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There are two types of centipedes that can be found in Arizona, the Banded Desert Centipede and the Giant Desert Centipede. As with other types of centipedes, both of these have flattened bodies that are divided into many segments, with one pair of legs for each segment except the first and the last segment. These Arizona centipedes also have antennae.
Centipedes in Arizona prefer to remain outdoors but, like any insect, they can get indoors sometimes. Since Arizona centipedes could potentially bite, contact Western Exterminator if you find a number of them in your home so we can help get rid of centipedes in your home.
Centipedes usually hide during the day and can be found in litter, soil, under stones, in tree trunks, and under logs. When in the home, centipedes are most often found in dark corners such as closets or basements. Desert centipedes are most commonly found in the southern and southwestern parts of the United States and in Mexico.
The Giant Desert Centipede has an orange body and can grow up to eight inches long. The tail and head are black. Legs are yellow-orange in color. The Banded Desert Centipede is tan and brown and usually grows to about four or five inches in length. Both kinds of centipedes have protruding pincers, called gnathosomes, behind the legs.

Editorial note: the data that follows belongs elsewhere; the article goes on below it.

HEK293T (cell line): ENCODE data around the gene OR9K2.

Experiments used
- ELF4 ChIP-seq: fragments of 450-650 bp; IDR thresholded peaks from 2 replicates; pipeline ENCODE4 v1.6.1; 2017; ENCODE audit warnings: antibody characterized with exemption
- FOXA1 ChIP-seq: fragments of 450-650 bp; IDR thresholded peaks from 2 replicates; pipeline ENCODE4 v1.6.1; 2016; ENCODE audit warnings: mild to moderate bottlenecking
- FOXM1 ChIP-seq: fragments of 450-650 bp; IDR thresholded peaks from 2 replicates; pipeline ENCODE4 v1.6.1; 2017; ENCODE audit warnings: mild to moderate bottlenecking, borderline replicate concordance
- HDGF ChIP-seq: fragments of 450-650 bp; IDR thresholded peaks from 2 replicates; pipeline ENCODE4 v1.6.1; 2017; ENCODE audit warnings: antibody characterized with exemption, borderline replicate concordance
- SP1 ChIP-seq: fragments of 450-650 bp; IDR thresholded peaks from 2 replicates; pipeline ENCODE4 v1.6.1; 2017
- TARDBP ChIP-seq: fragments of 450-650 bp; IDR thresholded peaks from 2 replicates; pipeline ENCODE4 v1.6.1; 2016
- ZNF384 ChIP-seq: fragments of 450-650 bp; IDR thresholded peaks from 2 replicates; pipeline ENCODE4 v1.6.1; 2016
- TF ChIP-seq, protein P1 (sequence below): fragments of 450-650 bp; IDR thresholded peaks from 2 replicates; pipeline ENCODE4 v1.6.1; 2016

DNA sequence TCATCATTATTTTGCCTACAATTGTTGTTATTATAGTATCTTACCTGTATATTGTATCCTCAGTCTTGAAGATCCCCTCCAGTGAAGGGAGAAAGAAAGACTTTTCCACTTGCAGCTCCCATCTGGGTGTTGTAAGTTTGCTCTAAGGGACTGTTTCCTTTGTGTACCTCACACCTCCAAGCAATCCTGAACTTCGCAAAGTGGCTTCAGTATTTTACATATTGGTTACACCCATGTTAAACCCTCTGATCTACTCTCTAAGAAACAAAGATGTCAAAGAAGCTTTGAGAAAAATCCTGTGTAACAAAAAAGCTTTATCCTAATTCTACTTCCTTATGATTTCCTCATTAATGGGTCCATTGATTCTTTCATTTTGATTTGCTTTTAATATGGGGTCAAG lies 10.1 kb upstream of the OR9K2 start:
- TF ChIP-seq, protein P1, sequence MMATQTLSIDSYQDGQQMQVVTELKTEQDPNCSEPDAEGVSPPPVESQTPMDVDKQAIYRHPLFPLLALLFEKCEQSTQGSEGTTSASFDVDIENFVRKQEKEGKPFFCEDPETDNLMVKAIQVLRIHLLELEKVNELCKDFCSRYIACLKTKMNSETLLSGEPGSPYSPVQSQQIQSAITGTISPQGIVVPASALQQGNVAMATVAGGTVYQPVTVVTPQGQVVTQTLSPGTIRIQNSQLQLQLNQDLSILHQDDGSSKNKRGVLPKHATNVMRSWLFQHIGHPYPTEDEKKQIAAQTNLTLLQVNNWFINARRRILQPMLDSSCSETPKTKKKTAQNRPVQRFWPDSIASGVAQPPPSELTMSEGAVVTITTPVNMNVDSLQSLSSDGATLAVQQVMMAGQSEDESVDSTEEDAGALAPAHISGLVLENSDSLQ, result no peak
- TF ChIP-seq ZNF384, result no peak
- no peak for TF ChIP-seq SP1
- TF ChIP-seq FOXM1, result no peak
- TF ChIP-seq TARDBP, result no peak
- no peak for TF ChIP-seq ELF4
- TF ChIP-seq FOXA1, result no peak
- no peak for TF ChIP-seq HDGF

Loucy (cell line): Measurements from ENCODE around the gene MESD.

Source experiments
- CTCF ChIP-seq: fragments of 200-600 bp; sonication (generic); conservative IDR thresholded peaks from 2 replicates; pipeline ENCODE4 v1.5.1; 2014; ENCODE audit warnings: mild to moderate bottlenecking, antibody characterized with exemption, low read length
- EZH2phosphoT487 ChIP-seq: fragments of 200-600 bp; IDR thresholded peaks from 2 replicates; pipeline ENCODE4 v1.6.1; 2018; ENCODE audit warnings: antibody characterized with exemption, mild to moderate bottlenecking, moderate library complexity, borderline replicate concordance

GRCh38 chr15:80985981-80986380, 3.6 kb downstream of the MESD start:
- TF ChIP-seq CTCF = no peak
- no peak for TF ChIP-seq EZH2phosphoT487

Centipedes are carnivores and consume insects, frogs, lizards, and rodents. Centipedes generally only attack prey that is smaller in size than the centipede itself. Prey is captured by injecting venom from the poison sacs within the body using the gnathosomes. The gnathosomes are hollow and are used in a fashion similar to a syringe. Once the prey has been immobilized, the centipede will eat the body.
While often called a “bite,” centipedes actually use the gnathosomes to pinch or pierce perceived threats. Centipedes are venomous, but the sting usually does not require hospitalization unless the person is sensitive to insect venom. The sting of a Giant Desert Centipede is more painful than that of other types of centipedes, and may leave a mark and sensitivity for up to a few weeks after the attack.
After being bitten by an Arizona centipede, it is recommended that the area be washed as soon as possible to prevent infection. Ice may be applied, as the area will often become inflamed. Since giant centipede bites are usually very painful, victims may wish to use a local anesthetic.
If the pain is unbearable or the affected area shows signs of allergic response, the victim should seek medical treatment. Medical professionals will help victims to prevent infection, mitigate allergic reaction using antihistamines, and seek to dull the pain.
If you have a lot of centipedes on your property or are finding a lot of them inside your home, you may want to find out how they are getting in and why they are finding your home such a preferable place to live. A Western Exterminator centipede specialist can inspect your property and determine where centipedes are accessing your home and determine a way to get rid of centipedes and provide solutions to prevent them from returning.
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